- In Rush Hour, Carter doesn't understand Chinese. In the second film, he's made some progress, but often descends into My Hovercraft Is Full of Eels. In the third film, he's apparently mastered the language but to his and Lee's chagrin, the bad guys speak French this time around.
- Big Game:
- Downplayed. While Oskari's English is pretty good, he doesn't understand some more obscure words Moore's using and speaks much slower than in his native Finnish.
- Morris and Hazar's mooks play it straight, as Morris doesn't speak Arabic and has Hazar translate for him.
- Two Americans are in a bar when a Funny Foreigner comes up to them. "Sprechen Sie Deutsch?" he asks. "Uh, what?" the first American says. The foreigner tries, "¿Habla usted castellano?" "Try English," the second American says. "Parlez-vous français?" The first American shakes his head, and the foreigner gives up and walks away. American #2 says to his drinking buddy, "You know, we ought to think about trying to learn a foreign language." "Why? He spoke three languages and it didn't do him any good."
- Charlotte Brontë's Jane Eyre: Mr Rochester's little French ward Adele and her nurse Sophie only speak French when Jane arrives at Thornfield. It's stated that they both felt lonely while Mr Rochester, who was the only one who could speak French and interpret for them, was absent. They are both very happy when a French-speaking governess appears. However, Sophie is later unfriendly and doesn't appreciate Jane's attempts to talk to her.
- Charlotte Brontë's Villette: Lucy Snowe, a young English woman, is having a hard time in Villette, not speaking French and nobody around who would understand English. She even suffers a long depression over her language barrier and lack of friends and acquaintances.
- In L. Frank Baum's Land of Oz, Jack Pumpkinhead takes it into his head that he and the Scarecrow have this problem, resulting in a farcical routine, during which the Scarecrow offers him a seat, and Jack solemnly explains that since he [Jack] doesn't understand him, the Scarecrow has to use gestures or some such instead. When the Scarecrow pushes him into the seat, Jack complains.
- The Andalite Chronicles has Chapman try to talk in English to Sub-Visser, who doesn't understand him. They get around the problem by miming.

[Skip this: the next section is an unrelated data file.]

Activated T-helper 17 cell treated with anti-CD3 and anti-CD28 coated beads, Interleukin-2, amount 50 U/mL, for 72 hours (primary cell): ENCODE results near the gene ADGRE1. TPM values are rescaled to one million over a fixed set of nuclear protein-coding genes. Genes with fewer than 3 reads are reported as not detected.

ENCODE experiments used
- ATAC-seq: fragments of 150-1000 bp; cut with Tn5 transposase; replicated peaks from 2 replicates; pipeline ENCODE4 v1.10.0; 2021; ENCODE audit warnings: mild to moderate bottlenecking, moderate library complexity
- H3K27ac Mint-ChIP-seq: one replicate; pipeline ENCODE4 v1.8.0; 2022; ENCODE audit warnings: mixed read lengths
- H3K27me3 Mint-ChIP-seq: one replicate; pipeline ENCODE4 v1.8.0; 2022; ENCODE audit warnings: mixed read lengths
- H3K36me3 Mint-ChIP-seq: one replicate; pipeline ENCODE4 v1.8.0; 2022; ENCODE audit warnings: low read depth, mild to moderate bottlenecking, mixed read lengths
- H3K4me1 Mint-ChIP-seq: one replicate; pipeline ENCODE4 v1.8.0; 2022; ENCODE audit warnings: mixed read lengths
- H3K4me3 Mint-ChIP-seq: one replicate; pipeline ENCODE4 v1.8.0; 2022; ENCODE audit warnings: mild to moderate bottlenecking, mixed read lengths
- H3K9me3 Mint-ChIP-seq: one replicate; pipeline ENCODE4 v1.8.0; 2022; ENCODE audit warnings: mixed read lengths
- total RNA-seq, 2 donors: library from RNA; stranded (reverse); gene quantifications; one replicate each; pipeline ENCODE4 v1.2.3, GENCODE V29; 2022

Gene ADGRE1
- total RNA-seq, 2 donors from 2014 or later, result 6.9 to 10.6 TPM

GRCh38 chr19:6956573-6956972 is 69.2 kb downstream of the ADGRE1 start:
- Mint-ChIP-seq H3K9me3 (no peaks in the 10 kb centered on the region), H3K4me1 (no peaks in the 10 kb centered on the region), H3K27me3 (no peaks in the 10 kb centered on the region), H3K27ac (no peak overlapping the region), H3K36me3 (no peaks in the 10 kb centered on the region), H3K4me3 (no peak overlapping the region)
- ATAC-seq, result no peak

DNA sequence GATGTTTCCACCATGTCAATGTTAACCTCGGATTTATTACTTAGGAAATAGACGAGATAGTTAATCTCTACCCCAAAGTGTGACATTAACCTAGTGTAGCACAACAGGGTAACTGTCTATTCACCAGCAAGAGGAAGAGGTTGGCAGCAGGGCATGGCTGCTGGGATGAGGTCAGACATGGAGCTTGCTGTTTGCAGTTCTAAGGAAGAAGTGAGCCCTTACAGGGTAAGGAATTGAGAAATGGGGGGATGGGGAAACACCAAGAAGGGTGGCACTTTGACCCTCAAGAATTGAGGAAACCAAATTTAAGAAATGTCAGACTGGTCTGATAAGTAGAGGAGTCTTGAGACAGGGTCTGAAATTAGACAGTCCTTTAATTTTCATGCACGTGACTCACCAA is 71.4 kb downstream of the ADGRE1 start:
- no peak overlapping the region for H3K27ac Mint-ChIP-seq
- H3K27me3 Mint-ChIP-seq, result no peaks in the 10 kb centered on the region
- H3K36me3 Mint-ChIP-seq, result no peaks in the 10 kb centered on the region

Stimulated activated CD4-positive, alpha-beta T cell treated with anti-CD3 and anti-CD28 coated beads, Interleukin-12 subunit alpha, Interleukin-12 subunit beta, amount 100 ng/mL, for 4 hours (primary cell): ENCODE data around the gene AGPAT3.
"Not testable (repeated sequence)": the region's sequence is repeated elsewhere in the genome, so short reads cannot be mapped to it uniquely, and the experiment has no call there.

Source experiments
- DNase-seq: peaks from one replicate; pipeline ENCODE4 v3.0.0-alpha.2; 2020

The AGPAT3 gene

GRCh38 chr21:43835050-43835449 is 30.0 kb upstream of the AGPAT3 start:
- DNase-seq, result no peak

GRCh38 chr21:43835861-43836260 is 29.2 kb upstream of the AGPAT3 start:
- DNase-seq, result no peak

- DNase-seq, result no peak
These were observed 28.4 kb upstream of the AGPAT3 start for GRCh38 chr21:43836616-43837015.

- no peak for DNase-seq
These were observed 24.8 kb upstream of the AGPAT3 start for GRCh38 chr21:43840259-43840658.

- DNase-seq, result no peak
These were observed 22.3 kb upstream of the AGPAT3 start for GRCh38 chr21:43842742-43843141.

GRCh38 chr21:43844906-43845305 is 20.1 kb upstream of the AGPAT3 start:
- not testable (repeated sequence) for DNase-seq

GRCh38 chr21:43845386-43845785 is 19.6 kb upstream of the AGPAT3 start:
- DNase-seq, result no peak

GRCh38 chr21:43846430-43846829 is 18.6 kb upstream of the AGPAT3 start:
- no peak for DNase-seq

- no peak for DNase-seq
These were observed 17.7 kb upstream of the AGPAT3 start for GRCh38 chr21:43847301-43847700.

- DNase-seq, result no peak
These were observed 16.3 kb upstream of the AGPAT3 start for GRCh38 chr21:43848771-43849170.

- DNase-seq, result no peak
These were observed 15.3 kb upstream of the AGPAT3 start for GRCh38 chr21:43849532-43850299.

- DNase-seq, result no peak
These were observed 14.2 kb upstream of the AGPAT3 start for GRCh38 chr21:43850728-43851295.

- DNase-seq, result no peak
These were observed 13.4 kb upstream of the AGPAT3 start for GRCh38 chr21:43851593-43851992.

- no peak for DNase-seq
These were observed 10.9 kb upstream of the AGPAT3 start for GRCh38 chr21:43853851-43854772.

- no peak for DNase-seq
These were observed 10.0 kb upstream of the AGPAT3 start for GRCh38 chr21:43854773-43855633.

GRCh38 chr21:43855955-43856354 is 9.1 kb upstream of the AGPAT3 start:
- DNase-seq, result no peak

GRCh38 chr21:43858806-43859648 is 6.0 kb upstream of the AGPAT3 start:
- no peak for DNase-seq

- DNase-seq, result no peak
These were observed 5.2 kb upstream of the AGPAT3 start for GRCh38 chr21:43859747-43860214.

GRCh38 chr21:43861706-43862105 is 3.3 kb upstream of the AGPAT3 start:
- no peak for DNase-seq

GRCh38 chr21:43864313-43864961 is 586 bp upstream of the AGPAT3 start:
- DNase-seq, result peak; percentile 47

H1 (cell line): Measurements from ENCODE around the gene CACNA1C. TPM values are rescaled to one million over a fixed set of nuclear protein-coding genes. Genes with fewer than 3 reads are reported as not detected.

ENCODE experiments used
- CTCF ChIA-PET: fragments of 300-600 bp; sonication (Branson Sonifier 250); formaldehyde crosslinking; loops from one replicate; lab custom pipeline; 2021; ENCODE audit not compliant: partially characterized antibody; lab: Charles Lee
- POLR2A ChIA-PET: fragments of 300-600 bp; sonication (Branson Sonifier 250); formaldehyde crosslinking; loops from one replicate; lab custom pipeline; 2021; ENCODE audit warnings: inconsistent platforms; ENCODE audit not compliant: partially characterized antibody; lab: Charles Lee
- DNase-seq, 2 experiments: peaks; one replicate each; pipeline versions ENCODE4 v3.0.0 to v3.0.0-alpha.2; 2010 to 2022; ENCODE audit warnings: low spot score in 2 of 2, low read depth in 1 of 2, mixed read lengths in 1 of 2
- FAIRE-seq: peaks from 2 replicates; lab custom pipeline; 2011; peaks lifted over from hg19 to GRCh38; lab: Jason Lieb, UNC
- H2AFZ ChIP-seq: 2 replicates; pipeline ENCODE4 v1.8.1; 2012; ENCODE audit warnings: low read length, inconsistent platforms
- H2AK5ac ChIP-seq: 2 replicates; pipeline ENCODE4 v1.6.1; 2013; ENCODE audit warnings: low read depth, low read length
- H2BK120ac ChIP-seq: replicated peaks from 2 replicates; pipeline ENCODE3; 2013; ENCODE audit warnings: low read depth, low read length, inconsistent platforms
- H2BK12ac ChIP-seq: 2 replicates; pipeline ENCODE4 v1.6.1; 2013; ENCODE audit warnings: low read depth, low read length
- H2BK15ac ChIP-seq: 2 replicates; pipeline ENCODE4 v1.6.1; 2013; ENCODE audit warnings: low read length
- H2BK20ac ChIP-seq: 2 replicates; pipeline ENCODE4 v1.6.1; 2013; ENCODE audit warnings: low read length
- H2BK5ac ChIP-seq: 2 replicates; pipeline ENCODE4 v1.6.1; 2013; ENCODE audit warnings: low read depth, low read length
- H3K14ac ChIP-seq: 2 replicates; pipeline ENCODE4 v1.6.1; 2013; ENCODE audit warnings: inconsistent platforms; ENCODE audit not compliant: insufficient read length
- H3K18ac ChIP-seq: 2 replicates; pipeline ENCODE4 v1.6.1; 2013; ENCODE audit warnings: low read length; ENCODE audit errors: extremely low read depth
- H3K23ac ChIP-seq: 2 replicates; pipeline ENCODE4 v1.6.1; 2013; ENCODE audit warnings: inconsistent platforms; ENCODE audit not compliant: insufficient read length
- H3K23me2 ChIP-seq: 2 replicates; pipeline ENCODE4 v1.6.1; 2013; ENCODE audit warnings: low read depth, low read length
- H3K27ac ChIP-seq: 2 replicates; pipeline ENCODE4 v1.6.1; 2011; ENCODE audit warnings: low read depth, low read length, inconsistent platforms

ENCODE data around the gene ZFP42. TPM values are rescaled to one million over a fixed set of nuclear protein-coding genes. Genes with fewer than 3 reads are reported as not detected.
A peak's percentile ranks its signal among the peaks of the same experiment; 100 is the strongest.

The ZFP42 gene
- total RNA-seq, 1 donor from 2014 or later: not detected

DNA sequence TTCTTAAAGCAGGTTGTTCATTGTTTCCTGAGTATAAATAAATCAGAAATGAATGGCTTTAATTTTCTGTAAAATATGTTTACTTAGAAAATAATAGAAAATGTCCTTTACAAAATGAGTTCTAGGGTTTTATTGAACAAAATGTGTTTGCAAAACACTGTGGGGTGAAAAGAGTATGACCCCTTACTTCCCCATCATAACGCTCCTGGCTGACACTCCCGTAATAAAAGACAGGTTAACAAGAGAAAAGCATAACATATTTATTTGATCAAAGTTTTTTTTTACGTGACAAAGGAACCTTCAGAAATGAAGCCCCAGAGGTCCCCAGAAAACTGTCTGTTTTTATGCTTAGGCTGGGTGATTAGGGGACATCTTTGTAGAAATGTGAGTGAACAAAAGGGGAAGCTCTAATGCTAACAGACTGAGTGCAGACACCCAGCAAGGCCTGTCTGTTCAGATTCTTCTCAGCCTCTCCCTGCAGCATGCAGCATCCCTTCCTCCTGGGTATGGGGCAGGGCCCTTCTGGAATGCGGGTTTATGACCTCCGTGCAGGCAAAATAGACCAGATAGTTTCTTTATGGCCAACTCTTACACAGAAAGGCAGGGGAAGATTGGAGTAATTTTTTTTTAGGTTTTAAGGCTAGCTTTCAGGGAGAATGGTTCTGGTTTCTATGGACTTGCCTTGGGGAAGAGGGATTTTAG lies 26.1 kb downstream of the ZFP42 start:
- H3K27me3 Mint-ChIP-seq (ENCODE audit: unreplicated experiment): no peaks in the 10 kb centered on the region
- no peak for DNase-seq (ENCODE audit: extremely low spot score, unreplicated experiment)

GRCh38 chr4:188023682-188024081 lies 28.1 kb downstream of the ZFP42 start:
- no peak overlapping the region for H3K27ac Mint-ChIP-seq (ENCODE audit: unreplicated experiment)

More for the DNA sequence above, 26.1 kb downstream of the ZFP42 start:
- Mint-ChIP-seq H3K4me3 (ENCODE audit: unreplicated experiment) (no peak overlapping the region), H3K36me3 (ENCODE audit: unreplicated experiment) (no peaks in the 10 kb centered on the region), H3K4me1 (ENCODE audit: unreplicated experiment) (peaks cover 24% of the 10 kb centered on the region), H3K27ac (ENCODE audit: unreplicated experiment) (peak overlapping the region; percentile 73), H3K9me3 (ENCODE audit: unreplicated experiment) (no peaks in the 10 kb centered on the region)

- Played With in Escape Attempt, where the sufficiently advanced Earthlings land on an alien planet, discover what appears to be a region-wide natural disaster, and try to help the native Human Aliens. Said natives, however, reject their help, which they first blame on the language barrier, but when they pick up the language, it turns out that this is just that kind of a Crapsack World and the natives are used to it. Another interesting tidbit is that not only the local language is alien but even the intonations are weird to Terrans, e.g. the commanding tone sounds more like whiny wailing to Terrans. Still, when Saul (a time-traveling Soviet officer) takes over an interrogation of a native, the latter learns the Terran intonations very quickly, thanks to Saul's unambiguous body language.
- Frequently among the pan-European inmates of Auschwitz in Primo Levi's memoir If This Is a Man.
- My Ántonia: When the Shimerdas came to Nebraska, they could use only several very basic (and not entirely correct) English expressions. Mr Shimerda asks Jim to teach his Antonia English and promises to give him his nice gun as a present once Jim grows up. Jim narrates about their language lessons and mentions how Czech language sounded to him when the Shimerdas talked to each other and he didn't understand. Mr Shimerda has a hard time in Nebraska and misses his home, but he cheers up a bit when he befriends two Ukrainian men (as Slavic languages are mutually comprehensible, if speakers try hard enough).
- In A. Merrit's Lost World novels The Moon Pool and The Face In The Abyss, the heroes avert the trope by conversing with the Lost World natives in languages of the surrounding land (Aymara in the latter novel set in the Andes, "Polynesian" dialect of Ponape in the former). They get outside the realm of reality when they can express themselves as good as in their native tongue.
- Somewhither: While the Ursprache language (which essentially grants Omniglot abilities) eliminates that problem for most servants of the Dark Tower (who come from all over The Multiverse), Ilya hasn't learned it and two of his companions haven't either, so Abby has to act as a translator between him, Nakasu and Master Ossifrage.
- The X-Files:
- Some languages were treated as Black Speech, most notably German, Japanese, and Russian in the sense of post-World War II and post-Cold War paranoia. When somebody spoke foreign language, the Agents Mulder and Scully were sometimes able to understand as Scully speaks German and is "rusty" in some others, while Mulder claims he had French at high school. The foreign languages were sometimes subtitled for the audience's benefit, but at times viewers were left as clueless as were the characters.
- "Little Green Men": Mulder travels to Puerto Rico to a carefully watched observatory and he meets there Jorge who is very scared and obviously had a weird encounter. Mulder tries desperately to calm him down and question him, but he only manages to produce some broken basic sentences and one hilarious El Spanish O. Finally, Jorge grabs Mulder’s pen and draws on the wall something that looks like a head of an alien with big eyes.
- "Nisei": Mulder catches and arrests a Japanese spy who is a part of The Conspiracy. It's not clear whether he could speak English, but he was only yelling at Mulder in Japanese. Mulder also doesn't understand his notes which frustrates him. Sadly, at the moment there was nobody at the Bureau who would interpret and the evil spy is set free based on fake claim that he's a diplomat.